47. A Healthy New Mantra

47. A Healthy New Mantra

From Chicken Soup for the Soul: Shaping the New You

A Healthy New Mantra

Attitude is a little thing that makes a big difference.
 ~Winston Churchill

His spare leg slung over his shoulder, Denny saunters into the gym. He flashes his 100-watt smile at my husband Bart and me, as we chat idly beside an exercise bike—just a couple of 50-somethings hoping to work off the effects of desk jobs, stress, and our love for food, wine and beer.

I’m no athlete but I like to stay fit. A number of wonderful instructors have inspired me over the years, in my varied program of yoga, Pilates, kettle bells, and cardio.

But for my husband, there has been only one influential trainer: Dennis Chipollini. Before he started working out with Denny a few years ago, my husband was discouraged. Embarrassed about his weak upper body and concerned about his lack of energy, he wanted to tone up and lose weight. As his wife, I agreed, and worried that “I’m tired” was becoming his mantra.

His usual workout regimen, mostly cardiovascular exercises like spinning and walking, wasn’t working. He knew he needed more, so he decided to add weight training with a personal trainer.

But sticking to his commitment was hard. Some mornings I heard Bart groan, “I don’t feel like working out.” But he went anyway. After a while, I noticed the muscles in his shoulders, the way his jeans fit. I liked the changes I saw. Bart explained, “When you exercise with Denny, you can’t get away with excuses, because Denny can do more with one leg than most people can with two.”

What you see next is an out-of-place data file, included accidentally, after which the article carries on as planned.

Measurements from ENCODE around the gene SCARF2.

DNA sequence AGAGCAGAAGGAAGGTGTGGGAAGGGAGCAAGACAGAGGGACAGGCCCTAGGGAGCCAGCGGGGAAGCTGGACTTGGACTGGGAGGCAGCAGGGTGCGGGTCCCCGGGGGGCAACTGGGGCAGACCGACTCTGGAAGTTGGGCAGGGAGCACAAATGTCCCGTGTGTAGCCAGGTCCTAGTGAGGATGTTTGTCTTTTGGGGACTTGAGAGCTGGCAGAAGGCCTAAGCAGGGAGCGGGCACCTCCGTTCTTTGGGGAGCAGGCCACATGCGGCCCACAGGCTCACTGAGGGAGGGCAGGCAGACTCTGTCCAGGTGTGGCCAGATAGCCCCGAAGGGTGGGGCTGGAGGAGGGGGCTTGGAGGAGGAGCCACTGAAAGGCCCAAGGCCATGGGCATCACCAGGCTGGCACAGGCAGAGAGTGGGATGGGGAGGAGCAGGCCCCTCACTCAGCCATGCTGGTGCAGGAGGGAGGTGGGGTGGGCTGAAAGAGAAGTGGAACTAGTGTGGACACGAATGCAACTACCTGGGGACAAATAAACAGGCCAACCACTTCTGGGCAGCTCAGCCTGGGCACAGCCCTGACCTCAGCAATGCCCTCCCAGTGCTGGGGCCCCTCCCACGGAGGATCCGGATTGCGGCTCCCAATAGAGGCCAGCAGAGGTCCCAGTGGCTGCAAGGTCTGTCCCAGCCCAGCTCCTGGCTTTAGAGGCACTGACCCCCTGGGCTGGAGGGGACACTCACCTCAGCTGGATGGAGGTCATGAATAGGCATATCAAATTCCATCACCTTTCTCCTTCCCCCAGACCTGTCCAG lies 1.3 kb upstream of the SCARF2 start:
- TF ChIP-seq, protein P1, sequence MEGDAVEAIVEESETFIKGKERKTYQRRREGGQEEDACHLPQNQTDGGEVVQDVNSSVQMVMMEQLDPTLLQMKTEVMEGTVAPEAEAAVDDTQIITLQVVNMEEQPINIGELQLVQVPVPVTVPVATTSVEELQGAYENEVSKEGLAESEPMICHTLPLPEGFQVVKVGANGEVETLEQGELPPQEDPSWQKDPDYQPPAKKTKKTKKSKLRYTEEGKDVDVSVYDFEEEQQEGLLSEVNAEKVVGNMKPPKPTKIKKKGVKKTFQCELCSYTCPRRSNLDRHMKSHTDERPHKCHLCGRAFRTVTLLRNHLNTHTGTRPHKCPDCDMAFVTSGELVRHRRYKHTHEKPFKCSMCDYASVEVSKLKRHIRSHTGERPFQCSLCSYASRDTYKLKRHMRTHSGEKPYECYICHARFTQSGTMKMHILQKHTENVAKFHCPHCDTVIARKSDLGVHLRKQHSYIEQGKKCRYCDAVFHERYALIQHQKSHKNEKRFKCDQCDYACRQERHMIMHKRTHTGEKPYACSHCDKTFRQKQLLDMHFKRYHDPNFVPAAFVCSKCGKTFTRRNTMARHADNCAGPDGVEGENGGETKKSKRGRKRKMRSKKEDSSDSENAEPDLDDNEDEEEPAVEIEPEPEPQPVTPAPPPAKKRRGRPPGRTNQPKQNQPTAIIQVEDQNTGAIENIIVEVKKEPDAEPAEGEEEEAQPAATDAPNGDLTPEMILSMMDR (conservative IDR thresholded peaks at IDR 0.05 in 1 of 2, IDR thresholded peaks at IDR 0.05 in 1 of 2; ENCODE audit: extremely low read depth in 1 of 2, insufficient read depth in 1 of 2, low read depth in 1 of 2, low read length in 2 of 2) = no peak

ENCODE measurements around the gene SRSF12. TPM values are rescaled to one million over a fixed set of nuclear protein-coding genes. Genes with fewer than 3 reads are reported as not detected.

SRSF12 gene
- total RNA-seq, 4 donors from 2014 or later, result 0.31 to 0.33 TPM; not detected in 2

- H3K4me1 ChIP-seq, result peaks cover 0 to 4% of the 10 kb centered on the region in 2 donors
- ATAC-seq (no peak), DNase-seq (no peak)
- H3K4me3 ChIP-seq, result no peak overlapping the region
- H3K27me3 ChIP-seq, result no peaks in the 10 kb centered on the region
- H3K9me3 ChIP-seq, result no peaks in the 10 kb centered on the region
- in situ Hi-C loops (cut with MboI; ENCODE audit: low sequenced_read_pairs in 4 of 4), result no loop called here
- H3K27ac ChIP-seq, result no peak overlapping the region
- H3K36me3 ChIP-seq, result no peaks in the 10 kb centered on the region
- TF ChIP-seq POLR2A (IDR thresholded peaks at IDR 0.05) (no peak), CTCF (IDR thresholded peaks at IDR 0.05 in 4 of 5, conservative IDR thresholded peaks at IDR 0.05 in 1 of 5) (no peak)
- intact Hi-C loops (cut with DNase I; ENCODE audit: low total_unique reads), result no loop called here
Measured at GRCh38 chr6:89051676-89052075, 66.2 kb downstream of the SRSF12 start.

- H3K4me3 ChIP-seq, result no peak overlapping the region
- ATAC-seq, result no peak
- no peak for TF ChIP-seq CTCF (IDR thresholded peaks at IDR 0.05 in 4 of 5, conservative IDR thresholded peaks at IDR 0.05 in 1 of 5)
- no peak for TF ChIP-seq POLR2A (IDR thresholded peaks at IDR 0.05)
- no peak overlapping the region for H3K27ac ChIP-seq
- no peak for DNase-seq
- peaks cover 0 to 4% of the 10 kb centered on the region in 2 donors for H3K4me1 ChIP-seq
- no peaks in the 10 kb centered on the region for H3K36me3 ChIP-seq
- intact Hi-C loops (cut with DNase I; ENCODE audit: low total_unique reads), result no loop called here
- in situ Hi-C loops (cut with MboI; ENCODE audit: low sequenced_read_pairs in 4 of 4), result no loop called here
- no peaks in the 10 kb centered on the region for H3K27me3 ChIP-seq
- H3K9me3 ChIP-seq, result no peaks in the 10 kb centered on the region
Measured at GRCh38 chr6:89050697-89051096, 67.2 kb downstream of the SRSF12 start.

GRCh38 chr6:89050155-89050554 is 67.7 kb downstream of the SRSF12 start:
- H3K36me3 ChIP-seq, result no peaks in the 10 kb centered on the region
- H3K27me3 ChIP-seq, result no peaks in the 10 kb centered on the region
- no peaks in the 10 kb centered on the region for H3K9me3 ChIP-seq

So when my husband suggested I join him and Denny for a Saturday morning workout a few months ago, I eagerly agreed. I wanted to meet the man who inspires my husband to keep on exercising.

Denny adjusts the weight on the squat-lift machine, towering over me, his tank top showing off his strong biceps, his gym shorts revealing his prosthetic left leg. This leg, the one with the picture of Betty Boop, is named Betty. “I name all my legs,” Denny says. “I’ve got about nine of them.”

Amid the clanking of weights and whirring of treadmills, Denny puts us through our paces. Twenty squat-lifts, three laps, 20 squat-lifts, three laps. As I circle the track, one foot in front of the other, I think of Denny’s remarkable story, how on a rainy morning in 1989, his car hydroplaned and slammed into a guardrail. “BAM!” Denny supplies the sound effects. “Wow! That was close,” he remembered thinking with relief. Then he looked down. Both of his legs had been severed.

Pain overtook him, but Denny wasn’t ready for death. He was just beginning his life—his wife Sue was expecting their first child. He knew he had to stop the bleeding. “I was pinned under the steering wheel. I couldn’t move—but I could use my mind. I visualized myself in a hospital, doctors working to save me. I willed myself to be calm, and the bleeding slowed down. At that moment I learned the incredible power of the human mind.”

He endured months in the hospital and 15 surgeries to save his legs. In the midst of one operation, in the same hospital, Sue gave birth to their son, Nicholas.

Physicians saved his right foot, but not the left leg. “You’re never going to walk again,” one doctor told him.

“You wanna bet?” Denny said.